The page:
Knowledge is a good thing.

http://www.nimh.nih.gov/health/topics/bipolar-disorder/index.shtml

http://www.nlm.nih.gov/medlineplus/bipolardisorder.html

Both of these websites have an extreme amount of information about Bipolar Disorder, including symptoms.  Now both sites admit that the symptoms they list are some that might occur.  Since these are only some, I inferred that there are others that are not as common.

One of the most common symptoms during a manic or hypomanic episode is increased sex drive.  Coupling that with an increased lack of judgement and you get indiscriminate relationships, promiscuity, and a higher chance of cheating on a partner.  Depending on the severity of the episode, these behaviors can go beyond detrimental into destructive and even dangerous situations.

I talked about my sexual past earlier this week.  I mentioned my college years (and some years after that) when I was influenced periodically by my hypomania to have inappropriate or indiscriminate relationships.  I put myself and allowed myself to be put into dangerous situations.  These behaviors led to a second date-rape while I was in college.

When I was having a hypomanic episode, my social anxiety seemed to fade away.  Trying to be social in college often leads to drinking.  (Not always, I know, but it is very common.)  Adding alcohol, which disturbs the thinking process and lowers inhibition to a hypomanic episode leads to uncharacteristic sexual behaviors (for me).  It also seemed to completely remove my instinct for self-preservation.  I would go to bars or parties where I knew very few people and meet men I didn’t know and have sex with them.  I am thankful every day that I did not get an STD.  Fact of the matter is, though, that this behavior was not something I would engage in when I am balanced.

So how do we forgive ourselves for what occurs during a manic or hypomanic episode?  How do we take the stranger that inhabited our body and start to reason out why the behavior ruined a loving relationship, caused a severe sexual trauma, dealt us an STD, or got us pregnant?

First, we have to seek treatment.  We need to recognize that this behavior is so far outside what we believe is right and healthy for ourselves that we realize that medical treatment is necessary.  When we seek treatment, we have to be honest with our treatment team.

Second, we need to study and comprehend what about our illness (and I am including any disorder that disturbs one’s sex-drive or decision-making abilities here, although I personally only have experience with bipolar) that drove us too these behaviors.  Fully understanding that this disorder affects us this way allows us to start to look at where our regular sexual thought processes begin to change when we are having an episode.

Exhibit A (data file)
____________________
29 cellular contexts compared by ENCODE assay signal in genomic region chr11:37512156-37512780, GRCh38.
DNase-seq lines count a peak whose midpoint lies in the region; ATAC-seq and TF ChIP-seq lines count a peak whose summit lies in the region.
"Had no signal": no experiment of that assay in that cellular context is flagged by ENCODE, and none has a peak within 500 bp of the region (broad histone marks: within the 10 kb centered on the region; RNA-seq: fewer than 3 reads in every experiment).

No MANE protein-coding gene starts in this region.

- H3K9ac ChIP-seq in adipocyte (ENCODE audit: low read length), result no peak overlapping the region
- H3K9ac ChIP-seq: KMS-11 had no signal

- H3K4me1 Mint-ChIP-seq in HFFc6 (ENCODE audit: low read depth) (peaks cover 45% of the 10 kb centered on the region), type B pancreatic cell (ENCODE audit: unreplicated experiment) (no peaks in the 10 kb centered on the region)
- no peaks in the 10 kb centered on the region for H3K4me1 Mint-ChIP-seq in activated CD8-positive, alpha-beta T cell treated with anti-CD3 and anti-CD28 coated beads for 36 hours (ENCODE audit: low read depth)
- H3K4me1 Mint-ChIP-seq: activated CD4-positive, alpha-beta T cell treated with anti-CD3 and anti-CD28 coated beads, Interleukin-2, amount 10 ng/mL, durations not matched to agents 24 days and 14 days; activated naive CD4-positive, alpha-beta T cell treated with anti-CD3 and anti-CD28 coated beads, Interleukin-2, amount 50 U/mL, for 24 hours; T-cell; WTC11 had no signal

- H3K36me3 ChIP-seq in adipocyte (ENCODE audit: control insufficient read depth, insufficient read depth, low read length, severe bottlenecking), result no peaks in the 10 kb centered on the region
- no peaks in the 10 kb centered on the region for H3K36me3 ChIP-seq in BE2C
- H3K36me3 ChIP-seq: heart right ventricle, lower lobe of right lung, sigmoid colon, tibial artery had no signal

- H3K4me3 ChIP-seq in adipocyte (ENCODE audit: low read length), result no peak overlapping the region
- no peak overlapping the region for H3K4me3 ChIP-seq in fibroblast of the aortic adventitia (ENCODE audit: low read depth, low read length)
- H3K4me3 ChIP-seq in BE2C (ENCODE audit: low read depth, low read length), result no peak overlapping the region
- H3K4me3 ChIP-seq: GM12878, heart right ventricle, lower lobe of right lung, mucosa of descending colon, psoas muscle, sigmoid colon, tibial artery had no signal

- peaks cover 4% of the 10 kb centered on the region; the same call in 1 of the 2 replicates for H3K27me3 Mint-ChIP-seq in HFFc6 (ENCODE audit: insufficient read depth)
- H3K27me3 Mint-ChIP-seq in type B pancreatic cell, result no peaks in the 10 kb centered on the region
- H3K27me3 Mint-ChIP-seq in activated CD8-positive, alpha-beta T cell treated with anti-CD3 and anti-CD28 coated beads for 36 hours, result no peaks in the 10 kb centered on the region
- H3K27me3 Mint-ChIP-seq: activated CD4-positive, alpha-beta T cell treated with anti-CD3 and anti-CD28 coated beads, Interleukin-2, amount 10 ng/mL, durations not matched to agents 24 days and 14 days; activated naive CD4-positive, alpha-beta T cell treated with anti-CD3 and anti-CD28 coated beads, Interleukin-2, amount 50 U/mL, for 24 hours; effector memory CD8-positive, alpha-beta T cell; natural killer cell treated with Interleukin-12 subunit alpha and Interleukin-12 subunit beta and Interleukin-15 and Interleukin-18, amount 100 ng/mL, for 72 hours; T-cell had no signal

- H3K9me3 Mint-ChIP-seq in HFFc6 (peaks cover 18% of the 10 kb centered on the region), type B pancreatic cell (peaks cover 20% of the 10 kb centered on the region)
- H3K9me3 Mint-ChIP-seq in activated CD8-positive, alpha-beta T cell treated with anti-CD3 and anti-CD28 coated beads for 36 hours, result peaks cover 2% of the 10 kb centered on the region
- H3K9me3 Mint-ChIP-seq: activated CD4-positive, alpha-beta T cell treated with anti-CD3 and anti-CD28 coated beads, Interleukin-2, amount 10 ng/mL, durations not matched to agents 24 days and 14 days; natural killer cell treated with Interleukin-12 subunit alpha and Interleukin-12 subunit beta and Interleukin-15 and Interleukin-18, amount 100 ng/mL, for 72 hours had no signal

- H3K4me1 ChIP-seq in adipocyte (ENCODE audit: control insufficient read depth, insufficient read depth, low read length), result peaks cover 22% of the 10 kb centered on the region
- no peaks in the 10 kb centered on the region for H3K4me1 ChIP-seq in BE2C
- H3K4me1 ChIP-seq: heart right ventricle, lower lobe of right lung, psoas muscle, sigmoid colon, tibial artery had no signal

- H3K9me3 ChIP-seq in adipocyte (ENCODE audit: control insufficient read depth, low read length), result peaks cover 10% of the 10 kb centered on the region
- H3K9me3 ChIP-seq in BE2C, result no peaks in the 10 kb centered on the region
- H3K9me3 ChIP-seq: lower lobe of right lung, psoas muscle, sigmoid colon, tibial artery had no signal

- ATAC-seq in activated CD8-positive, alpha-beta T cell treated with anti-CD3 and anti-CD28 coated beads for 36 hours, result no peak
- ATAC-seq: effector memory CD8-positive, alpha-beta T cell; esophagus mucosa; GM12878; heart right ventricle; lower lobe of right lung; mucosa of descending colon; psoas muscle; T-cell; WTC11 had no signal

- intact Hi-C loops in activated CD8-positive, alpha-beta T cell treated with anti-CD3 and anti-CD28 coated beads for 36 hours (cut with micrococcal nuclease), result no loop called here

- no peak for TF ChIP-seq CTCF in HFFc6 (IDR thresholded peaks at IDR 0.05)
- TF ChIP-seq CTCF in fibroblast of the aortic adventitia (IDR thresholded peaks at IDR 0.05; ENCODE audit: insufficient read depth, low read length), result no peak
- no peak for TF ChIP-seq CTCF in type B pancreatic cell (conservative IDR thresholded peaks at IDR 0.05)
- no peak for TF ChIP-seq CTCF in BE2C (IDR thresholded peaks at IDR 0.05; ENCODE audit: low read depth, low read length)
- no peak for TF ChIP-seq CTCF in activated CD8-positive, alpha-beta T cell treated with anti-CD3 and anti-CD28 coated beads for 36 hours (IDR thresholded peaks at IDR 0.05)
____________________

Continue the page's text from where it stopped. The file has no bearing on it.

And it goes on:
Third, we need to ask for help from our therapists, family, friends, and significant others to help us see differences in the way we act at different times.  Identifying when an episode might be beginning can help us try to find alternative means of dealing with these extreme urges.  Because they are on the outside looking in, they might see us clearer than we are able to see ourselves.  (No, I don’t think we should take their word as gospel, just as added information to assimilate.)

Fourth, and this is a big one, we need to forgive ourselves for the actions that occurred.  Now, this is not a blanket excuse for all the harm you have caused.  When possible, you need to tell those you have hurt that you are sorry for what you did to them.  You need to pay for your actions if you broke the law during your episode.  But you have to let go of the self-hatred caused by your behavior.  You need to take responsibility for your actions.  Own the fact that bipolar is a part of you and can cause these issues, even as you work with your team to make sure they don’t happen again.

Now, having said all of this, I am by no means claiming to be perfect.  I caused others harm at many points in my life because of this.  More than that, I caused myself an immense amount of pain and self-loathing through this behavior.  I am still working my way through those steps.  Sometimes, I feel like I am doing very well.  Other times, I head straight for my “go-to” emotions of self-blame, self-disgust, and worthlessness.  But each day is a step forward for me in understanding myself.

Here’s to working our way down the recovery road, whether walking tall, crawling, or pulling ourselves across the gravel hand over hand.  We are all getting forward, no matter how we are doing it.

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~ by theartistryofthebipolarbrain on January 27, 2012.

4 Responses to “Knowledge is a good thing.”

  1. Honey, I’m in tears and speechless right now. You amaze me.

  2. Here’s to working our way down the recovery road, whether walking tall, crawling, or pulling ourselves across the gravel hand over hand. We are all getting forward, no matter how we are doing it.

    This! *hugs*

  3. Thank you for your honesty in this post. I think forgiveness of yourself for your behavior during an ill phase is crucial–as crucial as it is not to forgive AND forget. Don’t hold on to the guilt and hurt; you are okay as you are, working to make it, and be the best, healthy self you can be. Candida

    • Thank you for your kindness! It has taken me a long time to get to this point in my life. I hope that the insights I have gained at such a cost can help others see themselves and their own situations a little more clearly.

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